The Platters

  • R&B and pop vocal group formed in 1952 from Los Angeles California. There have been many lineups over the years, most of which used the Platters name illegally. The classic lineup was Tony Williams (tenor lead vocals), Herb Reed (bass vocals), David Lynch (tenor vocals), Paul Robi (baritone vocals) and Zola Taylor (alto vocals).
  • The earliest lineup was known as the Flamingoes, a group of teenagers consisting of Gaynel Hodge, Alex Hodge, Joe Jefferson, Curtis Williams and Cornell Gunter. At 15 years old, Herb Reed ran away from his abusive home in Kansas City and moved to Los Angeles. He quickly made friends with members of the Flamingoes. After a stint in the military, he reconnected with Gunter, Jefferson and the Hodge brothers, and this lineup sang on the streets of Los Angeles. Jefferson soon left and was replaced by David Lynch.
  • When lead singer Gunter left in late 1952, the group was at a crossroads. A local record producer was familiar with the Flamingoes and wanted them to record, but they needed a lead vocalist. Tony Williams had recently moved to Los Angeles and the producer heard Williams perform at a club. The producer recommended Williams to the Flamingoes, and Williams became the lead vocalist. In the summer of 1953, a Chicago-based group called the Flamingoes had a hit record, and the LA-based group decided to change their name. Reed came up with the new name, the Platters, since records were played on turntables, or “platters.”
  • Their first recording session was in September 1953. Four songs were recorded, and they went nowhere when released. Discouraged by this, Williams went to a music manager and writer to discuss a solo career. The manager recommended to Williams that he develop his singing skills in a group, and Williams told him that he had recorded as a member of the Platters. The manager listened to the recordings and felt that they the group was terrible. He decided to coach the group, and in 1954 he signed Williams, Alex Hodge, Lynch and Reed to a recording contract.
  • This lineup recorded four songs in March 1954, with no success. The manager wanted a new wrinkle to the group’s sound, and he recruited 15 year old Zola Taylor to the group. Four more songs were recording in May 1954, including a song called Only You that was deemed so bad that it was unreleasable. Soon after, the last original Flamingo, Alex Hodge, left the group and was replaced by Paul Robi.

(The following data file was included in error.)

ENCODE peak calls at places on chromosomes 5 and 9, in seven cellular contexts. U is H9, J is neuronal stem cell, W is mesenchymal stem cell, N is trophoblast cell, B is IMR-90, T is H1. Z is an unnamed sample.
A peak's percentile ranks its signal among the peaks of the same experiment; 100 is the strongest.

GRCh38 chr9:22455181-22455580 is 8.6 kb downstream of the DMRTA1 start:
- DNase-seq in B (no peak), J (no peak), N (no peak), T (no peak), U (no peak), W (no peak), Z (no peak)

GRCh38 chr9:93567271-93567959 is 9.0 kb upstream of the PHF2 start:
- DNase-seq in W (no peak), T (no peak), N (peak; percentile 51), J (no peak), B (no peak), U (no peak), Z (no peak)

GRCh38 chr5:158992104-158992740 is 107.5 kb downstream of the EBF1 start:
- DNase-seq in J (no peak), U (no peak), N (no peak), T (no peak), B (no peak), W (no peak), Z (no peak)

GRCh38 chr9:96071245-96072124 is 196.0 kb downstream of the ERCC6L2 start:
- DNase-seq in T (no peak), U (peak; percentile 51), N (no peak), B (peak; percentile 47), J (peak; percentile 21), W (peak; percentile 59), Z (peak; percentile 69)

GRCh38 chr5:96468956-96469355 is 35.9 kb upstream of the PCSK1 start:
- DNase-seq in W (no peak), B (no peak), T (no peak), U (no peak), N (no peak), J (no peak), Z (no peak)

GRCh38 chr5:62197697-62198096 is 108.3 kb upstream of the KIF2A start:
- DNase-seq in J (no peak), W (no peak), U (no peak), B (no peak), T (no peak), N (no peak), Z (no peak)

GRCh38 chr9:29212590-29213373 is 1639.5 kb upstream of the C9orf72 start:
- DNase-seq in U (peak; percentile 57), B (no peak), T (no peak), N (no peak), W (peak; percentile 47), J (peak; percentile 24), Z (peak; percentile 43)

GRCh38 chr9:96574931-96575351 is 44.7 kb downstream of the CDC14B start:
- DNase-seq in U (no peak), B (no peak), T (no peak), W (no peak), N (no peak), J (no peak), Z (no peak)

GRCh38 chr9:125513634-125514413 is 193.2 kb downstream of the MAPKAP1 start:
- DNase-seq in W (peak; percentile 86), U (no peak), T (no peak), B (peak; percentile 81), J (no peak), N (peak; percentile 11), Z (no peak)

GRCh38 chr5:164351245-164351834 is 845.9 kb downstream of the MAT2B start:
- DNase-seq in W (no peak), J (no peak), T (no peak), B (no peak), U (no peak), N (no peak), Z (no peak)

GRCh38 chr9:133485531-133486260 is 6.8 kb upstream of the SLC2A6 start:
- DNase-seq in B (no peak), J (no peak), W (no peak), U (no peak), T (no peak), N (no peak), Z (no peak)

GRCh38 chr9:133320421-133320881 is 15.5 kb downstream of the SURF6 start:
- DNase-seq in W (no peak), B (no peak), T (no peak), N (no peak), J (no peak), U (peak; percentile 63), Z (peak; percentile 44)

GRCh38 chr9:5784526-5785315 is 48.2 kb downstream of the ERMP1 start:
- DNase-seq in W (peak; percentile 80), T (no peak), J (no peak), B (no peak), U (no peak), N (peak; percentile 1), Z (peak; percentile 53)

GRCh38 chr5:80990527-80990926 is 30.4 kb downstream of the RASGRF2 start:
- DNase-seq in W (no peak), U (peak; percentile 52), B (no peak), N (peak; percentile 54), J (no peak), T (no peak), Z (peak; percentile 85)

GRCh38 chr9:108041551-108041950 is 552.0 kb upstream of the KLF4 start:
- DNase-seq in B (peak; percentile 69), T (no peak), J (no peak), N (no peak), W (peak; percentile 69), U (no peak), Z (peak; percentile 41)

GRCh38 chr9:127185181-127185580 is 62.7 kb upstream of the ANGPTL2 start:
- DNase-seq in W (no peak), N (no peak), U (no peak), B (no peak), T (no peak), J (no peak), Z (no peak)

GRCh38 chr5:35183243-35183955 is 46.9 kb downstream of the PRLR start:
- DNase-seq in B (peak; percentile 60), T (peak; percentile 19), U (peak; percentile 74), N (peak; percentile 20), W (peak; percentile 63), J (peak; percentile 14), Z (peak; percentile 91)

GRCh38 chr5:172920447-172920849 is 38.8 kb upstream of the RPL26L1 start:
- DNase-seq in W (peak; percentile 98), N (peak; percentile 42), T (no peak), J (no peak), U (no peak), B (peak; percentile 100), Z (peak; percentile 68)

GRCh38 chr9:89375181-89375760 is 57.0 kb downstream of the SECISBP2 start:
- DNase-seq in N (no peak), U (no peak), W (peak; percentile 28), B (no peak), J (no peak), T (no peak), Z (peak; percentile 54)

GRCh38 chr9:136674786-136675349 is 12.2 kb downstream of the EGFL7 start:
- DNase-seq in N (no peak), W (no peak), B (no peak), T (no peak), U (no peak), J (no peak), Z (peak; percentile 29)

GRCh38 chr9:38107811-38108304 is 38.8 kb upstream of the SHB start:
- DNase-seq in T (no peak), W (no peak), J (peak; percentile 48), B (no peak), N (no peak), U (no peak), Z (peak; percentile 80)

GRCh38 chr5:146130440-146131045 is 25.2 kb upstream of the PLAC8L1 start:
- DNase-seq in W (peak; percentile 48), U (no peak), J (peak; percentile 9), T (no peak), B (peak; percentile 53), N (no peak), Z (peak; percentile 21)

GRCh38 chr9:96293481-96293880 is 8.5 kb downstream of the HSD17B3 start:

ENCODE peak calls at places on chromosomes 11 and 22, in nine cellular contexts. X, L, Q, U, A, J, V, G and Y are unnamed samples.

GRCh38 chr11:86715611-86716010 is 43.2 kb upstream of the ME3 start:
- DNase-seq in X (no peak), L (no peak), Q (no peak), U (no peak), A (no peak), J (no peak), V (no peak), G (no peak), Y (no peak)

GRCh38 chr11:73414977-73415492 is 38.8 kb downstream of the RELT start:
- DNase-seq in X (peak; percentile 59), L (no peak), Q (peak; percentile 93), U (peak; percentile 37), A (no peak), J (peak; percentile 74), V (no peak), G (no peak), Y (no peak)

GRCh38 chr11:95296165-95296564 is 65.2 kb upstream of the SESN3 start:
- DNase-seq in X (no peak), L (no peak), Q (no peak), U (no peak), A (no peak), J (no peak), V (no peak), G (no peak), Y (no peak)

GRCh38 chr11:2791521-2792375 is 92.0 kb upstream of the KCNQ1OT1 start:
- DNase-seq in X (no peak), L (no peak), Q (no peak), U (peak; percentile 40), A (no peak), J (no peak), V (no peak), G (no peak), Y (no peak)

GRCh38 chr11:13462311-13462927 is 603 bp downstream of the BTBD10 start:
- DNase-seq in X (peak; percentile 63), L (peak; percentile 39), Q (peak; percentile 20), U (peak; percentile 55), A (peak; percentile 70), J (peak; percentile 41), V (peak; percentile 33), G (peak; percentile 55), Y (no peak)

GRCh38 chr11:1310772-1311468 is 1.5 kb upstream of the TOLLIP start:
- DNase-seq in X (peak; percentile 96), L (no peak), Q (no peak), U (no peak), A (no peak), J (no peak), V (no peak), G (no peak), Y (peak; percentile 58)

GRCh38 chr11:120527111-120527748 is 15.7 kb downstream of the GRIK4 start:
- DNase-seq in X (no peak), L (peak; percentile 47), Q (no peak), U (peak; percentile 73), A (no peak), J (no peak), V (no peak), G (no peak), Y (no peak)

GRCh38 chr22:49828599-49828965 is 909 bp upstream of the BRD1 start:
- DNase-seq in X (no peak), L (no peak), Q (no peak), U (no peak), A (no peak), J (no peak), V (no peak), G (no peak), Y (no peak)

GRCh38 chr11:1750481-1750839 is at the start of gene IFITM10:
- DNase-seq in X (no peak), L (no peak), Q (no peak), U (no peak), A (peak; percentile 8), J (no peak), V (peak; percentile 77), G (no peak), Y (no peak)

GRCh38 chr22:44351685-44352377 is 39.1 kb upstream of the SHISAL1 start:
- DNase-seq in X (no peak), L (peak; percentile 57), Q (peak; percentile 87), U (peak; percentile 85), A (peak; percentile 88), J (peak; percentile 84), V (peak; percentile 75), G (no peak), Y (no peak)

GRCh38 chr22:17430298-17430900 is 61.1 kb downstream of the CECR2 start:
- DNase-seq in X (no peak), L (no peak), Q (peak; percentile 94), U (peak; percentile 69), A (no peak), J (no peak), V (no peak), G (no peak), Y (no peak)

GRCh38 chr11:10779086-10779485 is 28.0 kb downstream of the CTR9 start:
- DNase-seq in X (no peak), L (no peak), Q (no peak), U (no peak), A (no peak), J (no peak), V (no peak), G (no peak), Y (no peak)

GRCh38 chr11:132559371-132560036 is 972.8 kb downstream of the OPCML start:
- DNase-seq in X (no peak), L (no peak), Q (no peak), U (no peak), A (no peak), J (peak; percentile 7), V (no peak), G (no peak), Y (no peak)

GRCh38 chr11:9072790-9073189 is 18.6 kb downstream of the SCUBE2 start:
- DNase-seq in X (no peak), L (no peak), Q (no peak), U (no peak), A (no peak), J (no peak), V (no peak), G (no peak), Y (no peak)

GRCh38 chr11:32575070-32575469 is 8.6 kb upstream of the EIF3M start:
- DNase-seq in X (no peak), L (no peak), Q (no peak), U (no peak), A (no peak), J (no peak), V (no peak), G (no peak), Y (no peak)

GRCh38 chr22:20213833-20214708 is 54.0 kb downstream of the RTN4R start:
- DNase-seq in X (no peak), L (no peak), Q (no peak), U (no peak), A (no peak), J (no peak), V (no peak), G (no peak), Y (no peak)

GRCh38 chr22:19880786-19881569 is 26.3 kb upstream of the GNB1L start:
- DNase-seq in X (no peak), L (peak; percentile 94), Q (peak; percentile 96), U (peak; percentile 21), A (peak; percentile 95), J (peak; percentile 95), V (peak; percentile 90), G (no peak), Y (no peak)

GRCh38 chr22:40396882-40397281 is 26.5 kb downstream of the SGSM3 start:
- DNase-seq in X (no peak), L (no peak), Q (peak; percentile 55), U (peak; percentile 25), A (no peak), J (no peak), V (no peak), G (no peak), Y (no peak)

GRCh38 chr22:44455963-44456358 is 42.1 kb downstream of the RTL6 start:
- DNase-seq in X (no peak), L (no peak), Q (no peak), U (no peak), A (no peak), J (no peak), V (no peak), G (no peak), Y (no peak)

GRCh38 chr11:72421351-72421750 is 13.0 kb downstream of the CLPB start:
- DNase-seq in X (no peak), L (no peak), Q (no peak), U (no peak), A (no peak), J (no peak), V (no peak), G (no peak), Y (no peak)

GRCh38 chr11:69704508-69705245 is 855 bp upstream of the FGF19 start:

• They changed record labels in 1955, and their continued work on their vocals finally paid off. They re-recorded Only You and the song was released. It reached #1 on the R&B chart, remaining there for seven weeks, and it peaked at #5 on the pop chart. Over the next year, they had three more huge hits – The Great Pretender reached #1 on both the R&B and pop chart, (You’ve Got) The Magic Touch peaked at #4 on both charts, and My Prayer topped both charts. When The Great Pretender topped the Hot 100, the Platters became the first R&B group to top the Hot 100 chart.
  • Now one of the hottest groups in music, the Platters performed two songs for the first major rock and roll film, Rock Around the Clock. They later performed in the films Rock All Night and Carnaval Rock. They also appeared on The Ed Sullivan Show five times between 1957 and 1959, and they had an appearance on American Bandstand in 1959.
  • Many more hits followed in the 50s. They had two more singles that topped the pop chart – Twilight Time and Smoke Gets In Your Eyes. Six other singles reached the top 20 of the pop chart.
  • In 1959, the group endured a scandal when the four male members were arrested on drug and prostitution charges. Jim Crow laws at that time prohibited a black man from having a white woman in his hotel room. They were aquitted of the charges, but their reputation took a hit. That same year, Williams left the group, intent on a solo career (which was unsuccessful. He later toured as an unauthorized version of the Platters). Williams was replaced by Sonny Turner.
  • The Platters continued to record in the 60s. The earliest releases in the decade were older recordings with Williams still providing the vocals. Their first single with Turner on lead vocals was in November 1961, Song For the Lonely, which did not chart. Turner provided lead vocals for the group until 1970 – they only managed to have six songs chart on the Hot 100 during these years. Their highest charting single was With This Ring, which peaked at #14 in 1967. The lineup changed during this period – Taylor left in 1964, Robi left in 1965 and Lynch left in 1967. Reed was the last original member – he left in 1969. He is the only member to perform on every original Platters recording.
  • With the group fragmented, many versions of the Platters began to tour. Williams, Robi and Turner all toured in later years as the Platters. Numerous legal challenges to the ownership of the name were fought. As the last surviving member of the group, Reed was awarded the right to use the name in 1997, but in 2002 the rights were taken away from him. Reed died in 2012, but in 2014 his estate was awarded the rights to the name, and Herb Reed Enterprises manages the Platters trademark today.
  • The classic lineup of the Platters was inducted into the Rock & Roll Hall of Fame in 1990. The many lineups of the group earned them the tag “Many Voices, One Name.” Here they are performing The Great Pretender. 

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